By Barani Krishnan
Investing.com – The range-bound, tight moves in gold may be reaching an inflection point with the U.S. saying that reaching a trade deal with China isn’t going to be easy.
Investors have been using gold as a hedge toward the U.S.-China trade negotiations, extending the yellow metal’s safe-haven play.
Gold did not rise as expected on Wednesday as Wall Street’s main indexes fell on U.S. trade representative Robert Lighthizer’s admission that issues with China were “too serious” to be resolved by promises of more purchases of U.S. goods by Beijing.
on the Comex division of the New York Mercantile Exchange were down $7.25, or 0.6%, at $1,321.25 per ounce by 1:00 PM ET (18:00 GMT)
, reflective of trades in physical bullion, slid by $9.46, or 0.7%, to $1,319.52 per ounce.
Lighthizer, President Donald Trump’s top trade negotiator, said in testimony at a Congressional hearing that any deal between the two countries must include a way to ensure commitments are met and it is too early to predict the outcome of ongoing trade talks.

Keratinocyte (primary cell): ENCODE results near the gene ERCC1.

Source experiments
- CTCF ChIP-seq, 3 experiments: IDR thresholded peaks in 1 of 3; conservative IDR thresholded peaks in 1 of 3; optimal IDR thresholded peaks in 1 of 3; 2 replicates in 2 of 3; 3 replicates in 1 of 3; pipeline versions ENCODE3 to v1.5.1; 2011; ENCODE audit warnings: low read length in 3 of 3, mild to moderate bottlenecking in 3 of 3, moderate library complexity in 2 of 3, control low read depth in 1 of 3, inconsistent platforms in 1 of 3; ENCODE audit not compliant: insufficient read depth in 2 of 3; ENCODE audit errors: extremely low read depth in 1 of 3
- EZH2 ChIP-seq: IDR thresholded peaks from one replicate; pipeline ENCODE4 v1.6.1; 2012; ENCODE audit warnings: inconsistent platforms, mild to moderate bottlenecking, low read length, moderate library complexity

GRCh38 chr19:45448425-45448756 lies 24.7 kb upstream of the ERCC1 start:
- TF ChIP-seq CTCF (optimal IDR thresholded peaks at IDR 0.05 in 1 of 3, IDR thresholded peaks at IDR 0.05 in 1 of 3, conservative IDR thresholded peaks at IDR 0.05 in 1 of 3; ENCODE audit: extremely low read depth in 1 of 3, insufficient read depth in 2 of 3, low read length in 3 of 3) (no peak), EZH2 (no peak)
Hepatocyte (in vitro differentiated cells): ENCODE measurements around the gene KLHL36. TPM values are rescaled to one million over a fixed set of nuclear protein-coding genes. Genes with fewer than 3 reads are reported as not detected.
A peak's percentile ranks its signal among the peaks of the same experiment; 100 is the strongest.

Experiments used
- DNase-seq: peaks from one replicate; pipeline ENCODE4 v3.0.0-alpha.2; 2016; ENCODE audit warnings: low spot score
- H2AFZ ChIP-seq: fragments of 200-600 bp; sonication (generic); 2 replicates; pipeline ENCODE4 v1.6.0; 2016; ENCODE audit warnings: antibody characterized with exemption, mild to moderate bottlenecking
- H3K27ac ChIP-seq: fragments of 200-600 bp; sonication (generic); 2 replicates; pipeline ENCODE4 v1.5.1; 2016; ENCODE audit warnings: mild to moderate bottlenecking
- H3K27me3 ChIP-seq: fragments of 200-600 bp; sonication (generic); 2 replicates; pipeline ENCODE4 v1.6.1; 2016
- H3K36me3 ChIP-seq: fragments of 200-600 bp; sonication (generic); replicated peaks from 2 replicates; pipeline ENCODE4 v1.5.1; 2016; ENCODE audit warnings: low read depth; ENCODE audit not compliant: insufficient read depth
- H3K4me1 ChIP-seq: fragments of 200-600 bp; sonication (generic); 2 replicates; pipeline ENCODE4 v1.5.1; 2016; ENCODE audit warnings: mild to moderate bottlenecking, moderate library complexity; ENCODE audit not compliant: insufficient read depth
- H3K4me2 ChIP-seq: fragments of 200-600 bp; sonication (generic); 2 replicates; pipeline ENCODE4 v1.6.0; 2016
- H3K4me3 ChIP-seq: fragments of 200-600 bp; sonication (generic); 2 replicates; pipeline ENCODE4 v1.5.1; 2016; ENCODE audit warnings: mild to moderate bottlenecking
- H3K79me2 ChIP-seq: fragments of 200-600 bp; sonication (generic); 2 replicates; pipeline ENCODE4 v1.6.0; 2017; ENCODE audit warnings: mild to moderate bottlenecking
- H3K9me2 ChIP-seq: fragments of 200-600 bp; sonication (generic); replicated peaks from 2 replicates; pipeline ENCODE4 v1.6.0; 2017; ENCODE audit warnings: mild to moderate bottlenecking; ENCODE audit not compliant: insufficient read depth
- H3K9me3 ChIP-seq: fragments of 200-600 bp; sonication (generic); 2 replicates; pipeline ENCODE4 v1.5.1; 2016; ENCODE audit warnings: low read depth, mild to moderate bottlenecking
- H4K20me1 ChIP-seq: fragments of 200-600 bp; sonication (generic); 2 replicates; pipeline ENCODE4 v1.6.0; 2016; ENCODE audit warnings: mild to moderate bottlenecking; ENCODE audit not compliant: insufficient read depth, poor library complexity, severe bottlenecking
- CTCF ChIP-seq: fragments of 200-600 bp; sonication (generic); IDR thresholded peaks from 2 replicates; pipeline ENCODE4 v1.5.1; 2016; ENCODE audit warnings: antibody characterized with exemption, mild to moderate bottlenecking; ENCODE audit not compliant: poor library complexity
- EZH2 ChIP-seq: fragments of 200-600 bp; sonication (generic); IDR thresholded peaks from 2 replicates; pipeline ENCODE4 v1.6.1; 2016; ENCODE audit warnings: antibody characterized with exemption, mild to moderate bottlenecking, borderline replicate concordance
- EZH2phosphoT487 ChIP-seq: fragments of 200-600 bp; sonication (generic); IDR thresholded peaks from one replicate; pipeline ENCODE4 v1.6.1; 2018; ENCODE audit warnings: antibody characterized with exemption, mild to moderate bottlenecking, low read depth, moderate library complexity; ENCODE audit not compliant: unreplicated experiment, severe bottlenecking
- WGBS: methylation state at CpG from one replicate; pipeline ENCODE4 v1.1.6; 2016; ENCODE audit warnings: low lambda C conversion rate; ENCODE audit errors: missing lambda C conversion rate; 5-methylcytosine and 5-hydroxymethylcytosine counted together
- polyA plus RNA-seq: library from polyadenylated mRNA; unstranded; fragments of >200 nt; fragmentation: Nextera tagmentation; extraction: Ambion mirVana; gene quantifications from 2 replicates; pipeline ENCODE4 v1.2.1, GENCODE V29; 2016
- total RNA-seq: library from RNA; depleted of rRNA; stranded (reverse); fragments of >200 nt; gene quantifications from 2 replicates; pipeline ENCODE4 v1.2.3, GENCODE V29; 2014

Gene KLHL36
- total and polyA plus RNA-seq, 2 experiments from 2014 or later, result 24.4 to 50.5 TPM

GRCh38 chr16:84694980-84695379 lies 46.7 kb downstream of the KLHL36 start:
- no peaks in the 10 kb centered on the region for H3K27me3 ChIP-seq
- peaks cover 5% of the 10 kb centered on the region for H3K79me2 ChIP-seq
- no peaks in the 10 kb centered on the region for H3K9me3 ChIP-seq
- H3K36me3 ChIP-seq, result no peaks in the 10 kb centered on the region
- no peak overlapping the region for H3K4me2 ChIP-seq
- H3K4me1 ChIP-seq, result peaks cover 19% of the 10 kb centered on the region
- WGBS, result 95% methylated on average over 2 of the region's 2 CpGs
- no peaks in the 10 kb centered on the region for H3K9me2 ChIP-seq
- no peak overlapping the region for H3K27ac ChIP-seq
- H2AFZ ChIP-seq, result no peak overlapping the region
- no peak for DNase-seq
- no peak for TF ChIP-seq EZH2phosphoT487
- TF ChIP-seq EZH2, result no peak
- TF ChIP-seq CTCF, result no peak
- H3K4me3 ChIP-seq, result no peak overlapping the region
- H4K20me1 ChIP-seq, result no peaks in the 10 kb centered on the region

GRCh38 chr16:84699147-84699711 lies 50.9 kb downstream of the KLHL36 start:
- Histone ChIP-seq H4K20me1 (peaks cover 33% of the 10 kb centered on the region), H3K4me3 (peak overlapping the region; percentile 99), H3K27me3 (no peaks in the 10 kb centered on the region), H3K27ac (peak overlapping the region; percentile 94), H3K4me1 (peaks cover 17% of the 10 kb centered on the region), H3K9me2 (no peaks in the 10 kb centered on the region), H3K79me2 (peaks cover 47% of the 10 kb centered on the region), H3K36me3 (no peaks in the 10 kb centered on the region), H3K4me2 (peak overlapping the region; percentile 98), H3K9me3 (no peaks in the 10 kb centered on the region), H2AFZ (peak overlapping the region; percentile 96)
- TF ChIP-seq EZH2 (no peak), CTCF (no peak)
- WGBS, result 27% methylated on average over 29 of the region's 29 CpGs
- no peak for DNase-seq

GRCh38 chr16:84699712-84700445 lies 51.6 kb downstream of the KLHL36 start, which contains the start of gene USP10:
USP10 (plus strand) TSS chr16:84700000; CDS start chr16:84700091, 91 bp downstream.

“(Lighthizer) was certainly talking as if a deal isn’t imminent,” Michael Antonelli, managing director, institutional sales trading at Robert W. Baird in Milwaukee, told Reuters.
Gold is also holding solidly above $1,300 on Federal Reserve Chairman Jerome Powell’s assurances that it was in no hurry to raise U.S. interest rates this year after the four hikes in 2018.
“All these comments give investors some confidence that there is still upside potential in the price of gold,” Walter Pehowich, executive vice-president at Dillon Gage Metals in Addison, Texas, told Investing.com.
Palladium, meanwhile, reached a new record high just shy of $1,570 per ounce before falling on profit-taking.
The was down $41.35, or 2.6%, at 1,525.05 per ounce by 12:56 PM ET (17:56 GMT), after scaling $1,569.40 earlier to overwrite Tuesday’s peak of $1,568.45. That retained the auto-catalyst metal’s position as the world’s costliest traded metal.
Trades in other Comex metals as of 1:00 PM ET (18:00 GMT):
down up $42.60, or 2.8%, at $1,477.10 per ounce.
up $7.80, or 0.9%, at $868.20 per ounce.
down 16 cents, or 1%, at $15.68 per ounce.
up 1 cent, or 0.4%, at $2.97 per pound.